September 26th   Leave a comment

My son has gone back to Glasgow University at last. Great for him for any number of reasons, and great for me because I now have full access to my sea watching telescope which sits in front of his bedroom window, overlooking the Forth. Finally, sea watching from my house first thing in the morning is an option again – and this is when a lot of seabirds are on the move. This morning, within five minutes, I had a Slavonian grebe flying by accompanied by two common scoter. Initially I thought a teal was with the scoter, but an overall greyish brown tinge made me suspicious and then I saw the white wedges on the inner trailing edge of the wing. Any grebe other than a little grebe are very rare past Crail or Fife Ness. Slavonian grebes have appeared on my Crail year list in only 6 of the last 19 years, red-necked grebes in 3 years, and great crested and black-necked grebes only once. All of these are not too hard to find in the inner Forth during the winter, but when they arrive and leave, they don’t seem to pass us.

Later in the morning I walked from Kingsbarns to red sands at Boghall and then back along the Drony Road. Again, strangely empty of corn buntings, although a flock of seven flew over calling heading towards the stubbles to the north of Kingsbarns that were so popular last year. Perhaps they are all there already. At the sheep fields of Boghall there was a large flock of linnets but no twite. On the beach there were two grey plovers – the first of the winter. There was a flock reported from the Eden today as well so perhaps they have just arrived. There were also bramblings arriving today – the first were reported from a few places in the East Neuk, including one I had flying over my garden calling. The good weather makes it easy for the winter visitors to arrive even if it doesn’t make for good conditions for vagrants. We should expect some redwings in, any day now.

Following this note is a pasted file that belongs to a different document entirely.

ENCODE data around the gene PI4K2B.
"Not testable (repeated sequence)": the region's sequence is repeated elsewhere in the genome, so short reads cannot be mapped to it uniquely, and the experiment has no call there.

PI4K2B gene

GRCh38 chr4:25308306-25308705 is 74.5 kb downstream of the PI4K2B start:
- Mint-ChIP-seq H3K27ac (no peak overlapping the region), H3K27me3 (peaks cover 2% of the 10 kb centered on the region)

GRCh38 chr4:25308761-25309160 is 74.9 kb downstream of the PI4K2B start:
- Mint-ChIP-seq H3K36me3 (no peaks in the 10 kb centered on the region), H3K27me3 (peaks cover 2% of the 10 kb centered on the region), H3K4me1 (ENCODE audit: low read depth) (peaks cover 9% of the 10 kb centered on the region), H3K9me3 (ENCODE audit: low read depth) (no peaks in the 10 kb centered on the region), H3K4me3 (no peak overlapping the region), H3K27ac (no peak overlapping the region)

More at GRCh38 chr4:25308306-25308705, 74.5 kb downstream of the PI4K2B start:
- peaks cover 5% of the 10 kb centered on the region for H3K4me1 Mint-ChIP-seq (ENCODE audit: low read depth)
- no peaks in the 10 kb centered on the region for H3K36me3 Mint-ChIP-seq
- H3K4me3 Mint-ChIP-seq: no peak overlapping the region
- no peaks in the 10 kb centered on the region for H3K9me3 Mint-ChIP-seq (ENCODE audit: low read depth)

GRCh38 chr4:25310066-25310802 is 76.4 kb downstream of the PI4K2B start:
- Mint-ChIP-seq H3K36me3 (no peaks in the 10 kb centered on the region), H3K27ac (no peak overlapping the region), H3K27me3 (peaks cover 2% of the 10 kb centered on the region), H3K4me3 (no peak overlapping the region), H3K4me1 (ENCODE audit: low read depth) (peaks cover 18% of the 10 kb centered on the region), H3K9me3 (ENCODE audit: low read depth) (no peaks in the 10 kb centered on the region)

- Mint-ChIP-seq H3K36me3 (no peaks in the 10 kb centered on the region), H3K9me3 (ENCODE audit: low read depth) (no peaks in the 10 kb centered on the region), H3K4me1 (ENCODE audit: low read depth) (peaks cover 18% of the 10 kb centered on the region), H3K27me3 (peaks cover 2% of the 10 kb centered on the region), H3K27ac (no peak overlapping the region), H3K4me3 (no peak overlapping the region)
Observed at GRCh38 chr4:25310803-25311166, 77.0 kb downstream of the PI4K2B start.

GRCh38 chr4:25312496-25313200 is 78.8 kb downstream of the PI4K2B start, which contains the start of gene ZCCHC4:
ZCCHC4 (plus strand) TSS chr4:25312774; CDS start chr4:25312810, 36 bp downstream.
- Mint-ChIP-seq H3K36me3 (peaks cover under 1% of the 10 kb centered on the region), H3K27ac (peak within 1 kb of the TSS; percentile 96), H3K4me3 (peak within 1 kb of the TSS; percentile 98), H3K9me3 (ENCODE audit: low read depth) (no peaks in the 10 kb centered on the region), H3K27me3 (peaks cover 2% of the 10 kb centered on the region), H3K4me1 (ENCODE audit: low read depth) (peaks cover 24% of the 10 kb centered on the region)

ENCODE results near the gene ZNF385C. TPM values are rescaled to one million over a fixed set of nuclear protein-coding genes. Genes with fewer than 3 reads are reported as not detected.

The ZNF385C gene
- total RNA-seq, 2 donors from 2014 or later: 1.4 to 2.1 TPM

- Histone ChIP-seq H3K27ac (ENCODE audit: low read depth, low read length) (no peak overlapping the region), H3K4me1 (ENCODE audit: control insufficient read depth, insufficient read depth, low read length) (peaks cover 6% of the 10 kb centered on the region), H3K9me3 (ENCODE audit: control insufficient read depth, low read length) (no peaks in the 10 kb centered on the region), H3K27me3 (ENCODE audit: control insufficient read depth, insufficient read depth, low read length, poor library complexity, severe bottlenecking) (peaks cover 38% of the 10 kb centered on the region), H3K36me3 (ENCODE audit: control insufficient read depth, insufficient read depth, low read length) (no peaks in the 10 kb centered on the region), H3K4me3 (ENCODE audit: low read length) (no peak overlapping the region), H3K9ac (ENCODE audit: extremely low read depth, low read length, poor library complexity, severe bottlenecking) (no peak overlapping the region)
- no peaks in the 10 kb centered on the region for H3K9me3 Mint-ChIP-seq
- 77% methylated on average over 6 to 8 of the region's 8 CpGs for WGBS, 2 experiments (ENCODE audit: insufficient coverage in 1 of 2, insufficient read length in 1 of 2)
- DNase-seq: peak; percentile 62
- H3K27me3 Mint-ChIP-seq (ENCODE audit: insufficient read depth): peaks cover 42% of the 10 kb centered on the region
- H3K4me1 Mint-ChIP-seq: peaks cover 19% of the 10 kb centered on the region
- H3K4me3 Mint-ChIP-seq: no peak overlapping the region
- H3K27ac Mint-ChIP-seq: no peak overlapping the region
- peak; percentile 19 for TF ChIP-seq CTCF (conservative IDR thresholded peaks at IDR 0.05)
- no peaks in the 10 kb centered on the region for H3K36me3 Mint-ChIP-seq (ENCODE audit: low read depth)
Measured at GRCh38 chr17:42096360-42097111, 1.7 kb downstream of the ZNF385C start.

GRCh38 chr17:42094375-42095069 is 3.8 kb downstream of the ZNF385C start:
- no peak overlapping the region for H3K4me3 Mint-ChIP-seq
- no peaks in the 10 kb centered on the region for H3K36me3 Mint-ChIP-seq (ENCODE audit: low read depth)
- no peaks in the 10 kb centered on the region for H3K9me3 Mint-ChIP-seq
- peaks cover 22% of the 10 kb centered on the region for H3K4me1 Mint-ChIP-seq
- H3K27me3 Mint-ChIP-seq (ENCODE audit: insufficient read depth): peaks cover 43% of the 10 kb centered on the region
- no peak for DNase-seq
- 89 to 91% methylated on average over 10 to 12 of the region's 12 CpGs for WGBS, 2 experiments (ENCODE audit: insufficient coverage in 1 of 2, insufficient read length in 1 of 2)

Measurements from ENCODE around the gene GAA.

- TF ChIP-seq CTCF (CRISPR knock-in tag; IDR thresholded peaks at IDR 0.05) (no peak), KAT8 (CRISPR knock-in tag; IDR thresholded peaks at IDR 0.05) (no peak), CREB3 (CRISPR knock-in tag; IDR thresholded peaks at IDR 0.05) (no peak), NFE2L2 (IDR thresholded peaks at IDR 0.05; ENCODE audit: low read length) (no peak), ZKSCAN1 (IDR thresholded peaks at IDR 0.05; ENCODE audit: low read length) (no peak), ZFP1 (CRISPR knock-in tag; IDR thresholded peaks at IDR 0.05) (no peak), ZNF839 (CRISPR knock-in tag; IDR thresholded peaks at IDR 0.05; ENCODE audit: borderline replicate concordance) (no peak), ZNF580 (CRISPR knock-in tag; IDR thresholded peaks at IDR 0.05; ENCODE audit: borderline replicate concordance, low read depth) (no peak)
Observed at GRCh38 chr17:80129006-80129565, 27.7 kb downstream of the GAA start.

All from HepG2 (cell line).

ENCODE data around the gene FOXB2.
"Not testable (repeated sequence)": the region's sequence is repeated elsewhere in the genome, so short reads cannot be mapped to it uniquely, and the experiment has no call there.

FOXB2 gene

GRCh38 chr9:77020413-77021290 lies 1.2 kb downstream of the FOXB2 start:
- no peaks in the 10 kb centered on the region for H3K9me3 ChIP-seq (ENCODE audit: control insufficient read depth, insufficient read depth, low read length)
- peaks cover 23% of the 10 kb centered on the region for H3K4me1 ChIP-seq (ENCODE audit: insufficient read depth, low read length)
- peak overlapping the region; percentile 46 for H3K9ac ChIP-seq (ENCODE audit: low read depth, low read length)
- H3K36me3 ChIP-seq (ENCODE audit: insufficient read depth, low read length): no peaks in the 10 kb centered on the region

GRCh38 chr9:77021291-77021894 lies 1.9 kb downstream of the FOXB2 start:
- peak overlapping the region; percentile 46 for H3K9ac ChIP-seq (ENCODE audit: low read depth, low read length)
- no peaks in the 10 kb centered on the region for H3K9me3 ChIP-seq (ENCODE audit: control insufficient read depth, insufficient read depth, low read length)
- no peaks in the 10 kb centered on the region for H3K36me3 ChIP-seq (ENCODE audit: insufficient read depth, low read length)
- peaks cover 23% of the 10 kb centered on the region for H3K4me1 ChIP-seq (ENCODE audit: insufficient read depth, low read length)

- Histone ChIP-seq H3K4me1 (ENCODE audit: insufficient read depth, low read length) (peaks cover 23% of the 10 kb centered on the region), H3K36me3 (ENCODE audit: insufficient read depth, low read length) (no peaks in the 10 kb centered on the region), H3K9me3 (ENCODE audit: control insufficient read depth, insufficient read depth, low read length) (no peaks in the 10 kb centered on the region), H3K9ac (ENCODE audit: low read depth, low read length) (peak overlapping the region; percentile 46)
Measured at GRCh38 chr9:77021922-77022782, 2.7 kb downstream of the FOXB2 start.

Grey plover (John Anderson)

Posted September 26, 2021 by wildcrail in Sightings

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